Education Week released its “Quality Counts” report today, and Georgia ranked 7th in the comprehensive rating system for the second year in a row and also became the first state to earn a perfect score in the category of transitions and alignment, which examines early-childhood education, college readiness, and career readiness
Maryland earned first place followed, in order, by Massachusetts, New York, Virginia, Arkansas, Florida, Georgia, New Jersey, West Virginia, Kentucky, Connecticut, Vermont and Ohio.. All those earned a grade of B-minus or higher. The rest of the states fell in the C-minus to C-plus range except for South Dakota, which earned a D plus. (Go here for an interactive map.)
Because the Education Week rankings are untainted by any political or philosophical underpinnings, they are taken more seriously than some other rankings. They are largely a data-driven measurement but they do look at a wide range of indicators.
For other rankings released this week, see earlier post this morning on the StudentsFirst state report cards based on education policies. The two sets of rankings are already drawing comparisons.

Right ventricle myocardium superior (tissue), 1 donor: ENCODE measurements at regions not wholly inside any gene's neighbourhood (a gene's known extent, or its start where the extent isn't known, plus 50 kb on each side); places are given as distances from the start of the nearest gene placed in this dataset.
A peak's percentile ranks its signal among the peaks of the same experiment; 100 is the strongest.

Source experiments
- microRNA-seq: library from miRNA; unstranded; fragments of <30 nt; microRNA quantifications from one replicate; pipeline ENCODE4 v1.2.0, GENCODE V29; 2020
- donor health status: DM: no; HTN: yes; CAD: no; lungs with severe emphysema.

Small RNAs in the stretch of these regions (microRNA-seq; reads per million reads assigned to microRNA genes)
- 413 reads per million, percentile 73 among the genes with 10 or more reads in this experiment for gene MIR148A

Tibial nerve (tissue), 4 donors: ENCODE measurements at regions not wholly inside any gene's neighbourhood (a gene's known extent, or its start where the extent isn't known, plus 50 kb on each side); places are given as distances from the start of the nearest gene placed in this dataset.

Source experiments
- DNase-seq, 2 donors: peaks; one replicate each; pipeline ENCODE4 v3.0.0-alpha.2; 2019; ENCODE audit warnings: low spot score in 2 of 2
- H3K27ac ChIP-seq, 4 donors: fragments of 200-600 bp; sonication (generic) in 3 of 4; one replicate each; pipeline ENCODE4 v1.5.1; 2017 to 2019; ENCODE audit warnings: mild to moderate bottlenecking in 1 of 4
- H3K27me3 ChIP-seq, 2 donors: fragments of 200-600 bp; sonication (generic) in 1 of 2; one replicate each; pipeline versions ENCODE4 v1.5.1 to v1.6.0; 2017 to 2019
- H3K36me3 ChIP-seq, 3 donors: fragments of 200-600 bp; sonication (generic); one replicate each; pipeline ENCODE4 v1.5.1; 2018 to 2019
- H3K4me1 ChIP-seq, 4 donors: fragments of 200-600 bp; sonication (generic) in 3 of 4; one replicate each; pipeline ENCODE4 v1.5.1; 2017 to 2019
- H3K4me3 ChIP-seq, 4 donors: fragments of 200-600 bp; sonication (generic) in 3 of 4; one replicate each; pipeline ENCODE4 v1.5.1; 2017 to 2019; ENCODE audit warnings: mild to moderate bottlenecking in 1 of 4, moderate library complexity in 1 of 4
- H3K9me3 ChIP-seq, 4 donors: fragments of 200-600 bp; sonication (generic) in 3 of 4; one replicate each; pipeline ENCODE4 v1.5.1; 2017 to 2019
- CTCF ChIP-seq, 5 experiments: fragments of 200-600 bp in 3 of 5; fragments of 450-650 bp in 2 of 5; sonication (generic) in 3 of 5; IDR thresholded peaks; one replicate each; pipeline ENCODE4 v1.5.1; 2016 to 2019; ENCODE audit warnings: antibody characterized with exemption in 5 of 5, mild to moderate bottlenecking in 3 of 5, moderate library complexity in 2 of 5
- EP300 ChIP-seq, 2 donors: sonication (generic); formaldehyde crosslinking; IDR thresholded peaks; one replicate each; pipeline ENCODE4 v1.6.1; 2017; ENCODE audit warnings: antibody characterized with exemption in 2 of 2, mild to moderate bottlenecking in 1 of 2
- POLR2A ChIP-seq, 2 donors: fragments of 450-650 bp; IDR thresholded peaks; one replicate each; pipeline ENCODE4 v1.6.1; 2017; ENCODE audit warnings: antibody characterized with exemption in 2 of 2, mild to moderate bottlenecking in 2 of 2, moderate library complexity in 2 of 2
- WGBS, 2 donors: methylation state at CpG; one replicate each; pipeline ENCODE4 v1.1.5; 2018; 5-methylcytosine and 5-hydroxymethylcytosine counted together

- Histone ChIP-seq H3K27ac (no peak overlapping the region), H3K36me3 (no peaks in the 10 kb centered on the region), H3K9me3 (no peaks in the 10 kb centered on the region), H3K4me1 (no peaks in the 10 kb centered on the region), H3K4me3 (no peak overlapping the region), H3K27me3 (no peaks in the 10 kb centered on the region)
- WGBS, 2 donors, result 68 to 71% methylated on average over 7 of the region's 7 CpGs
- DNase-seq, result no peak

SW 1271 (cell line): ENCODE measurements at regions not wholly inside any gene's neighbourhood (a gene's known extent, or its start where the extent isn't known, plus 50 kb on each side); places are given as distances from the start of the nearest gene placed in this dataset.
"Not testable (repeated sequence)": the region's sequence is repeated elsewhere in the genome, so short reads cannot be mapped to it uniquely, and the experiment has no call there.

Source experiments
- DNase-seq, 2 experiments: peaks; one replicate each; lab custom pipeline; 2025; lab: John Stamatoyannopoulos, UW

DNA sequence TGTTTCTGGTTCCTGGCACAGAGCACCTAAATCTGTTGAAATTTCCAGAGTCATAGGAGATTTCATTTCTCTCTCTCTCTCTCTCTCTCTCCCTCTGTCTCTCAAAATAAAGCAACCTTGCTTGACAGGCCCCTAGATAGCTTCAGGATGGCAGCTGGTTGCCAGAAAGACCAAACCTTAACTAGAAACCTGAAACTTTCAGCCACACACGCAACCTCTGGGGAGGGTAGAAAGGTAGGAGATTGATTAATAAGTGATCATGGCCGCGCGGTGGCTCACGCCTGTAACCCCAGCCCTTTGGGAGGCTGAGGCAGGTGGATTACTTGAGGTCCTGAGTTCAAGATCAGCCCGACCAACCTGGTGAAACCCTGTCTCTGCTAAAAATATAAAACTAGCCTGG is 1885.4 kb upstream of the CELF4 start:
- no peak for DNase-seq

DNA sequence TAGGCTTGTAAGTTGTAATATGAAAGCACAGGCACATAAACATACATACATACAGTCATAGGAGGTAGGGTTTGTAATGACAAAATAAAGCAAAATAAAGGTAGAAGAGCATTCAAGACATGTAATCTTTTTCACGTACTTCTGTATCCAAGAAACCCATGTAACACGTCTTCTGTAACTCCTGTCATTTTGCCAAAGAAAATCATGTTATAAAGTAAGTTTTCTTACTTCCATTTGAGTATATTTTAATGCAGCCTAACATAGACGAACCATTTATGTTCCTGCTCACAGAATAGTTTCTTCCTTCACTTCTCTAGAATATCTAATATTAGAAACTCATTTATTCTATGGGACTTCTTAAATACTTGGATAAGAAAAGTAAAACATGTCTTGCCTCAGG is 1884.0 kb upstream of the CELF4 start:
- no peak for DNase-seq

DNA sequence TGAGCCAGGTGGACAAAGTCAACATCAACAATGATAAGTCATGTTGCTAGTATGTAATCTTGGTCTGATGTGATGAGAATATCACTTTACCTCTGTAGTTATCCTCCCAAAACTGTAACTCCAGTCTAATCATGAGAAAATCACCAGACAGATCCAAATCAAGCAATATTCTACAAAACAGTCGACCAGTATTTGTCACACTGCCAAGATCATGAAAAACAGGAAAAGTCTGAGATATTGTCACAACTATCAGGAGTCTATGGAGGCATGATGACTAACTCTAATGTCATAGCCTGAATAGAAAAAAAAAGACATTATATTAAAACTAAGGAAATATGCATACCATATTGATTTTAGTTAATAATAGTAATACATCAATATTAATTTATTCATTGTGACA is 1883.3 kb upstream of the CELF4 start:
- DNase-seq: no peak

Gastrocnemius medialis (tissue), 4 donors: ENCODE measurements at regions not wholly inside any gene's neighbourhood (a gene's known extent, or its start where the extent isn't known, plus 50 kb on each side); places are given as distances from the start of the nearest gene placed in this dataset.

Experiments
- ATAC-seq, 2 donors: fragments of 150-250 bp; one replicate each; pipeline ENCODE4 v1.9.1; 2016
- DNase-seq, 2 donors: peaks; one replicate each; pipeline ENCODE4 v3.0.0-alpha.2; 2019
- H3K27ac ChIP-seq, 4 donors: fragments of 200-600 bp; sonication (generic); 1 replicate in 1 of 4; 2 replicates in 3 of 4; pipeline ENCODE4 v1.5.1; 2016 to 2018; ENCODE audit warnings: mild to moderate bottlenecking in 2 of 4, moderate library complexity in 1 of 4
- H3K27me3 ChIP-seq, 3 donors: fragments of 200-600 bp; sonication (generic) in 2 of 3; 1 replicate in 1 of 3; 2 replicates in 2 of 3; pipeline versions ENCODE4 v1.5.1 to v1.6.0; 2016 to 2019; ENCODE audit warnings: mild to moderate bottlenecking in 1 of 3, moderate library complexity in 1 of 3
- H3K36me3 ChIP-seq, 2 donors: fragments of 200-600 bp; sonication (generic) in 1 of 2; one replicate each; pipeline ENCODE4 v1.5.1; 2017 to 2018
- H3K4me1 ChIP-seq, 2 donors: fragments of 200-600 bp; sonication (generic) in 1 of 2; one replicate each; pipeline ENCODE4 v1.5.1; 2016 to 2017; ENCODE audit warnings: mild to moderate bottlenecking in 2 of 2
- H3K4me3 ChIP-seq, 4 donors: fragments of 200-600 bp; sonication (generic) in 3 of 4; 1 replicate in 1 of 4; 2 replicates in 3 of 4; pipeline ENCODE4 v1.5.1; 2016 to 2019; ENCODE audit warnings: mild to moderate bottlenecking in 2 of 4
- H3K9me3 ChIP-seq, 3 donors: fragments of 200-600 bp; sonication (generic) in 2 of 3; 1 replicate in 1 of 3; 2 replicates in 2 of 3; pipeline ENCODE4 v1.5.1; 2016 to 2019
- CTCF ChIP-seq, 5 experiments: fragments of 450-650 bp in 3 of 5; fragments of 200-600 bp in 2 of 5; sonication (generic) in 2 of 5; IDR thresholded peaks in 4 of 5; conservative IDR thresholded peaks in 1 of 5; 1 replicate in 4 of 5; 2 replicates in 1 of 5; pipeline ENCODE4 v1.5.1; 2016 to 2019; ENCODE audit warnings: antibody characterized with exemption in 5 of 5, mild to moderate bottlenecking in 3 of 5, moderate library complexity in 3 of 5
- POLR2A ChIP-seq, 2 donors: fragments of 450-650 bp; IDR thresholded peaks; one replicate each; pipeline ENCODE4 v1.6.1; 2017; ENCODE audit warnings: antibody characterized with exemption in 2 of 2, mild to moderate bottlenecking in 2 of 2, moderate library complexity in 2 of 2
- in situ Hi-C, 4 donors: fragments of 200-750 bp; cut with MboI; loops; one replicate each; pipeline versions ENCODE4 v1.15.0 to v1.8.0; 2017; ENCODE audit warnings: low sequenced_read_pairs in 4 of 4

“This year’s Quality Counts rankings offer further proof that focusing on collaborative, evidence-based strategies; teaching over testing; and investing in rather than destabilizing public schools is essential to helping all children learn, grow and succeed in life. That’s what the top-ranked states — Maryland and Massachusetts — and the nations that lead the world in student achievement focus on, and it’s what we should be building on,” said American Federation of Teachers President Randi Weingarten.
“These rankings also stand in sharp contrast to StudentsFirst rankings, which prioritized politics and ideology over improved teaching and learning—giving the top-ranked state of Maryland a D+ for failing to embrace the StudentsFirst agenda of testing, sanctioning teachers and divesting from public schools,” she said.
Quality Counts 2013 continues the EPE Research Center’s annual practice of ranking the states on a range of key education indicators—with detailed tracking for each of the three categories updated in this year’s report—and of awarding summative letter grades and scores for the states and for the nation as a whole across all six categories that make up the report’s grading framework.